BY ZSUZSU ILLES
What is the number one point to keep in mind when fitting a saddle to a horse and rider? The saddle must fit in motion. When the saddle works as an efficient adapter in motion it helps both horse and rider move together in harmony. A saddle must allow for both the horse’s back and the rider’s back to move correctly in order to set the stage for harmony.
Let’s take a look at the horse’s back and the variables we need to take into account.
Our primary goal is for the horse to pick up its back and carry us rather than move us around. A horse can only accept and carry the rider’s weight when his back is relaxed yet flexed, toned without tension.
The horse’s back is the source of all its movement. Without the ability to use its back efficiently, the horse will move in a manner that creates pain for both himself and his rider.
A horse that is relaxed is better able to balance himself under the rider, which in turn allows the rider to sit more comfortably and be able to absorb the horse’s movement correctly. And this then allows for correct and efficient aiding.
A saddle that impinges movement or causes pain and discomfort for the horse creates a hollowed and/or tense back. Once again, this creates pain for both horse and rider.
Riding a horse whose back is hollowed or braced against the saddle and rider contributes to the breakdown of its connective and supportive tissues.
Riding a horse with a hollowed or braced back creates tension in and bracing of the rider’s back.
This creates back problems for riders as well as hip and knee problems.
When looking at training and performance, the horse needs to be able to use his back to maintain his balance while keeping the correct rhythm of the gait he is in. Using his back freely and correctly also allows the horse to reach under his center of gravity with each step, which has him moving athletically and efficiently. In addition, what we may believe to be training or disobedience issues with our horses are instead very often saddle fit issues. This can then create a cycle of frustration and misunderstandings between horse and rider.
So what are we looking for in saddle fit with these points in mind?
- The topside of the saddle must fit the rider’s pelvis shape and size, his/her leg shape and length and allow the rider to sit in balance while in motion on the horse.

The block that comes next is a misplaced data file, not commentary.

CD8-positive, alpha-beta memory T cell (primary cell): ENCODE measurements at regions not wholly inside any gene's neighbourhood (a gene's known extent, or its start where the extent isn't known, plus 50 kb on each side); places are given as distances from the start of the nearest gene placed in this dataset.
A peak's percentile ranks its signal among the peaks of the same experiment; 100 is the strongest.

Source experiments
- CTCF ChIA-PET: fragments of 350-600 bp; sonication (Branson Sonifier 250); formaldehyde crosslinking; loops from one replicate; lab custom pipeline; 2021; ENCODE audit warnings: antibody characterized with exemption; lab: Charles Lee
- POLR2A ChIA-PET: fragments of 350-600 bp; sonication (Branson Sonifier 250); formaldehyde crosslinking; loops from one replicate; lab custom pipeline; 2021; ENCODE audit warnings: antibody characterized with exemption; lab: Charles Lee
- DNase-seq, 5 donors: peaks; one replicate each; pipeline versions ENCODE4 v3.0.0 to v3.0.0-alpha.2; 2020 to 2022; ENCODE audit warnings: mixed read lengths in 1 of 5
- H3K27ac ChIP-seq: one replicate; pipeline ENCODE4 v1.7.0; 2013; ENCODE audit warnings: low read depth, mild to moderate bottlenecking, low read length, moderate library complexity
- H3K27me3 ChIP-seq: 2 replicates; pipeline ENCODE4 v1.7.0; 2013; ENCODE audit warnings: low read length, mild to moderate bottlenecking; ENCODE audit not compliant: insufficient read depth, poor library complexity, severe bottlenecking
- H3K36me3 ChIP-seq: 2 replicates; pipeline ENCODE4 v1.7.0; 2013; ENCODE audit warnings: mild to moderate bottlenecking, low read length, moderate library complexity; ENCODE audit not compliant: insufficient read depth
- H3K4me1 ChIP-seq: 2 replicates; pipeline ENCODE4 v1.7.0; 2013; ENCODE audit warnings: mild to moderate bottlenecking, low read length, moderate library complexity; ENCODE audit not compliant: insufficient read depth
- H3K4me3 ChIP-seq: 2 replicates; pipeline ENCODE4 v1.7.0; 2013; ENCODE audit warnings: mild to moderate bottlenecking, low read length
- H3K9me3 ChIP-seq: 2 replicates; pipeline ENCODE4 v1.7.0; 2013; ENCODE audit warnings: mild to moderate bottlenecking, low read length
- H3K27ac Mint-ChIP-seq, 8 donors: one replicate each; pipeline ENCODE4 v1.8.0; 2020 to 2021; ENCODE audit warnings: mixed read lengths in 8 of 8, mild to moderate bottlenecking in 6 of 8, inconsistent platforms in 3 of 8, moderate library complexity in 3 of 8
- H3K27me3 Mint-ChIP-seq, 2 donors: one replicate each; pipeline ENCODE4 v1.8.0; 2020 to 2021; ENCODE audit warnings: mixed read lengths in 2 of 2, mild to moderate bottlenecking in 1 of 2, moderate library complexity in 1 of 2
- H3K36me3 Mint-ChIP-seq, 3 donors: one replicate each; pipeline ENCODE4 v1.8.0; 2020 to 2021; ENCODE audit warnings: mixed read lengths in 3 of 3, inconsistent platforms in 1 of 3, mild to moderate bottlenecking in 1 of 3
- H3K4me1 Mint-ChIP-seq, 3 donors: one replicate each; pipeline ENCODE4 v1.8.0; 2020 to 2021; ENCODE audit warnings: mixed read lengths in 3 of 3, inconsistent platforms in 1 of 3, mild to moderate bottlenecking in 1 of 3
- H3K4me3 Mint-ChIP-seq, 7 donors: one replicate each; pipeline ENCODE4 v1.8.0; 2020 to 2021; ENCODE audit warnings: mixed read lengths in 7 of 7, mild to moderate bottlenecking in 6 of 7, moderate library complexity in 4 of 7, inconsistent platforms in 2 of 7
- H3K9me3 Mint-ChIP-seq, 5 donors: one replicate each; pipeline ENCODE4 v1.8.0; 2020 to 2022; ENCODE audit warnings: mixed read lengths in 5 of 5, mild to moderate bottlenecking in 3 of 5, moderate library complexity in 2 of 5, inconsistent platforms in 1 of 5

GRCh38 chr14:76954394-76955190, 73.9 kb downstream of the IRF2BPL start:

- The underside of the saddle must allow for shoulder freedom and back movement of the horse, as well as the most weight disbursement of the rider across his back muscles. The saddle must also protect the horse’s spine and connecting tissues as well as not bear weight on his loin area.
Oftentimes, because the rider or the horse has changed or the saddle has changed shape or size and/or a pad has worn out, a once well fitting saddle no longer fits. It is quite difficult to notice changes that have taken place and not infrequently we look elsewhere for solutions to problems we may be experiencing. Experts agree that saddle fit should be checked every 6 – 12 months.
Following are some signs of bad saddle fit for both horse and rider.
For the horse:
- Sore Back – White spots on coat – Muscle atrophy on back
- Girthy or fidgety while being tacked
- Will not stand while being mounted
- Behavior issues that cannot be solved through changes in training
- Behavior changes from sweet to grumpy as soon as tack is brought out or tacking begins.
- Cannot concentrate on rider and/or spooky.
- Rushing downhill or towards jumps.
- Tripping or stumbling.
- Unable to round back or use hind end
- Unexplained lameness
For the rider:
- Insecure feel in saddle.
- Upper and lower back pain.
- Seat, hip and/or knee pain.
- Difficult or impossible to maintain balanced, aligned position.
- Seat, legs and hands cannot work independently.
- Struggling to sit back or to come forward in the saddle.
- Cannot move to next level of riding skill.
Trying to determine on your own, if your saddle fits, can be frustrating and quite difficult. It is often best to request the help of a saddle fitter, whether it is the area representative for the manufacturer of your saddle or an independent saddle fitter.
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